* Engineer passed space shuttle secrets to China
* First conviction in U.S. economic espionage trial (Adds quotes, details, background throughout)
By Dan Whitcomb
LOS ANGELES, Feb 8 (Reuters) - An ex-Boeing Co (BA.N) engineer, found guilty last year of passing space shuttle secrets to China in America’s first conviction under a 1996 espionage law, was sentenced on Monday to 15 years in prison.
Dongfan “Greg” Chung, a naturalized U.S. citizen, was convicted in July of economic espionage and acting as an agent for the People’s Republic of China.
In sentencing Chung to 188 months behind bars, U.S. District Judge Cormac Carney, who presided over the 10-day trial in Santa Ana, California, said he wanted to send a signal to China to “stop sending your spies here,” according to prosecutors.
Chung, 73, the first person convicted at trial under the Economic Espionage Act, told the judge he was innocent.
“Your honor, I’m not a spy, I’m an ordinary man,” he said. “I was planning to write a book. Those documents were going to be used for my references.
“I love this country, my children and grandchildren live here,” said Chung, who was born in China and lived in Taiwan before moving to the United States in 1962. “I beg your pardon, I want to live with my family peacefully.”
In convicting him in July, the judge found that Chung had acted as an agent of the Chinese government for over 30 years.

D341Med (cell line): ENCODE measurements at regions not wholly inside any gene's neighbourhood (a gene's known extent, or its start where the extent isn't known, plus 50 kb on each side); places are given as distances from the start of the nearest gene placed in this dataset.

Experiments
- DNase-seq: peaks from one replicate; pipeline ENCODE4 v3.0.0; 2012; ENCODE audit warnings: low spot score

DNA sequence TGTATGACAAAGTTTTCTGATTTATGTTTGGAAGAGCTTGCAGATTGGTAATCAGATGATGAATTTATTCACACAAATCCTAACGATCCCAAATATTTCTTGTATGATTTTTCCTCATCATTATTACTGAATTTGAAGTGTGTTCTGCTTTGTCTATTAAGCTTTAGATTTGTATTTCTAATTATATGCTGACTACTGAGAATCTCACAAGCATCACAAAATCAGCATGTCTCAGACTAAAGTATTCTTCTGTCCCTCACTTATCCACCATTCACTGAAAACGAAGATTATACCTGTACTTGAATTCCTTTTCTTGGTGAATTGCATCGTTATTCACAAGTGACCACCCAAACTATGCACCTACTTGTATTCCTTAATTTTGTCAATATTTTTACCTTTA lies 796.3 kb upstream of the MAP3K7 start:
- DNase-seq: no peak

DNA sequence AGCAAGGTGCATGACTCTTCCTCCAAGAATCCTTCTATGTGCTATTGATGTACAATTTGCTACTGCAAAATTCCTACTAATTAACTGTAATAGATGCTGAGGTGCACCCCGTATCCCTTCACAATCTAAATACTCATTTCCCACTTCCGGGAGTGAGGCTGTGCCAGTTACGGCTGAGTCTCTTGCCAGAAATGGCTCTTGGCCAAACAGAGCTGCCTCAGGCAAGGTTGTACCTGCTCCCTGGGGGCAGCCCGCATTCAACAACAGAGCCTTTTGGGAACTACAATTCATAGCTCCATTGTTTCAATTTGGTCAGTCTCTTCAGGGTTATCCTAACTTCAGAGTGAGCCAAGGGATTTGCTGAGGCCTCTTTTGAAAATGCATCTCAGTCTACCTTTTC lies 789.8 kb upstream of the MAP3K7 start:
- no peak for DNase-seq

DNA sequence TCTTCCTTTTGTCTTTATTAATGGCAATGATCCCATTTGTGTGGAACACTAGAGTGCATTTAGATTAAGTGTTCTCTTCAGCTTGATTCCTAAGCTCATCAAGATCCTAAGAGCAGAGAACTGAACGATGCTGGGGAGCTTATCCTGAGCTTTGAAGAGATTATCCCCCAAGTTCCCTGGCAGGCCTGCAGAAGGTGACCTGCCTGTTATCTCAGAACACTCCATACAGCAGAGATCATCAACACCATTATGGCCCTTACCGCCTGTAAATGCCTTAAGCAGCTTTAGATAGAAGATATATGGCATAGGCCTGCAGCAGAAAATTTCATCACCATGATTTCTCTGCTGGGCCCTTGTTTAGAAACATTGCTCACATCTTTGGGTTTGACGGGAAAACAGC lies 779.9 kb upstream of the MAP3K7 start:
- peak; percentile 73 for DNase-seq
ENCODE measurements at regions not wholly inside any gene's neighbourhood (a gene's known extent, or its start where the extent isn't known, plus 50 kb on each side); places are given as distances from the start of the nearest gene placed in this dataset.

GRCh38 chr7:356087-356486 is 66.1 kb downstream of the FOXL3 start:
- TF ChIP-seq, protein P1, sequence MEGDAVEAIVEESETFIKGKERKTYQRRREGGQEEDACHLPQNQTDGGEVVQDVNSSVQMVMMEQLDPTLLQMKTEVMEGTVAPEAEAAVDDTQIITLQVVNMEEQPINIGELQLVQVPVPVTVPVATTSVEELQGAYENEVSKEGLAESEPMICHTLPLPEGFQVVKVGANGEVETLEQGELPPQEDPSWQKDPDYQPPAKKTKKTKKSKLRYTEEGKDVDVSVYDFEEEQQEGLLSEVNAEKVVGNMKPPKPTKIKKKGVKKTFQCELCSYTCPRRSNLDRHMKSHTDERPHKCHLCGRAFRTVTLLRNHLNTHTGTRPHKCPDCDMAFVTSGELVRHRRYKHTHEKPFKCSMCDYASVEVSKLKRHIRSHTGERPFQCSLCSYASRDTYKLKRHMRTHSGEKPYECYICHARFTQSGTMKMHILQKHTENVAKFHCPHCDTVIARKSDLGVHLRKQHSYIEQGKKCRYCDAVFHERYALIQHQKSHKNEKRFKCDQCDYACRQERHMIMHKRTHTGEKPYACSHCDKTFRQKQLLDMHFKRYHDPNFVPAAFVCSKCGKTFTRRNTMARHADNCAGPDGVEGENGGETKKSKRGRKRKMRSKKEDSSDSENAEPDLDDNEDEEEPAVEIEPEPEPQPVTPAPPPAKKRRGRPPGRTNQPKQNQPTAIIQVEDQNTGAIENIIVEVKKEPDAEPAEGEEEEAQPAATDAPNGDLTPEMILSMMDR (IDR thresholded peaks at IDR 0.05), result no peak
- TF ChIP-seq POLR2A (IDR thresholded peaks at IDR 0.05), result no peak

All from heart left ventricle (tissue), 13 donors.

Chung was arrested on Sept. 11, 2006, after federal agents searching his home found more than 300,000 pages of sensitive documents relating to the space shuttle, Delta IV rocket, F-15 fighter, B-52 bomber, CH-46/47 Chinook helicopter and other aerospace and military technologies.
They also discovered letters, lists and journals detailing Chung’s communications with officials in China.
Defense lawyers said Chung was a “pack rat” who had hoarded documents at his Orange County, California, home but said he did not pass any classified information to the Chinese government.
“Mr. Chung betrayed his adopted country and endangered our national security,” acting U.S. Attorney George Cardona said in a written statement.
“This case demonstrates our resolve to protect the secrets that help protect the United States as well as the important technological advancements developed by scientists working for companies that provide crucial support to our national security programs,” Cardona said. (Editing by Xavier Briand)